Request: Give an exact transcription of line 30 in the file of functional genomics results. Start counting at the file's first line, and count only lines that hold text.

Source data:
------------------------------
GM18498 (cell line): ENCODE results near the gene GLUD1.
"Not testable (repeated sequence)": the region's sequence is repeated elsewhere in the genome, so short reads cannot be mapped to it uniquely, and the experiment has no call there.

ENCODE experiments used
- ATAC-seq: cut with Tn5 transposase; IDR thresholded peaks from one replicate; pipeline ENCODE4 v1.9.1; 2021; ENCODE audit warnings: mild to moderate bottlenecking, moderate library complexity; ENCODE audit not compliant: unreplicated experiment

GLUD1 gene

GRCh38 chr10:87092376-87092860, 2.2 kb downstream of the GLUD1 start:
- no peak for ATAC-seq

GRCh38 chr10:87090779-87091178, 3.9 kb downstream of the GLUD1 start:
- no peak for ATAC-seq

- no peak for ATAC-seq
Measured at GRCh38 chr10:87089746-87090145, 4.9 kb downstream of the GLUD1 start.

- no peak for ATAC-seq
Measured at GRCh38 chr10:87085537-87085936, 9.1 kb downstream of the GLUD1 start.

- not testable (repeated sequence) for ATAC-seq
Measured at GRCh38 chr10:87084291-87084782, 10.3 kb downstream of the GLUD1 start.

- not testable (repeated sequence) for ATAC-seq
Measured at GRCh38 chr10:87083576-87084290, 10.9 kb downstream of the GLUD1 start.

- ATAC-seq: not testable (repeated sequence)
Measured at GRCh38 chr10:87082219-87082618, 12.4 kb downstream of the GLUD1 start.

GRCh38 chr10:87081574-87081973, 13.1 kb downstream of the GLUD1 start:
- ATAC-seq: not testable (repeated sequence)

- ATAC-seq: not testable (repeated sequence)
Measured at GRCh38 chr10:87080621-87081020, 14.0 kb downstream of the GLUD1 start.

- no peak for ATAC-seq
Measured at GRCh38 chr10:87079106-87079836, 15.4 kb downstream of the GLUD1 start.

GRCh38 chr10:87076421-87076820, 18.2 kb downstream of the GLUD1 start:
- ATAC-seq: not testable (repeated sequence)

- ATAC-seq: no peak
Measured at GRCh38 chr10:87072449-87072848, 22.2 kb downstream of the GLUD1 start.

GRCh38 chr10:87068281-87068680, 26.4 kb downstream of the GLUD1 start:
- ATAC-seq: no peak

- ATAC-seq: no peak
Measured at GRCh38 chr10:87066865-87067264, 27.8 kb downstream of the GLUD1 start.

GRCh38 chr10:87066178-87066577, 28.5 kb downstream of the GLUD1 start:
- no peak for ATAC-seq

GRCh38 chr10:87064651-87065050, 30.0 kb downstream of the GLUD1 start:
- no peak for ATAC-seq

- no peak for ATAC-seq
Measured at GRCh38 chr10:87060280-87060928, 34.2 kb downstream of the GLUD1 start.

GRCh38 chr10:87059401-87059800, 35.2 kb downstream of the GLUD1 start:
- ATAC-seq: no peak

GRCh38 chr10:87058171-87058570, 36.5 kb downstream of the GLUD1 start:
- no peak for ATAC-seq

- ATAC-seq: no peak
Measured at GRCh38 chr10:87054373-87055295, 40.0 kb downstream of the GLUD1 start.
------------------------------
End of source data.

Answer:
GRCh38 chr10:87068281-87068680, 26.4 kb downstream of the GLUD1 start: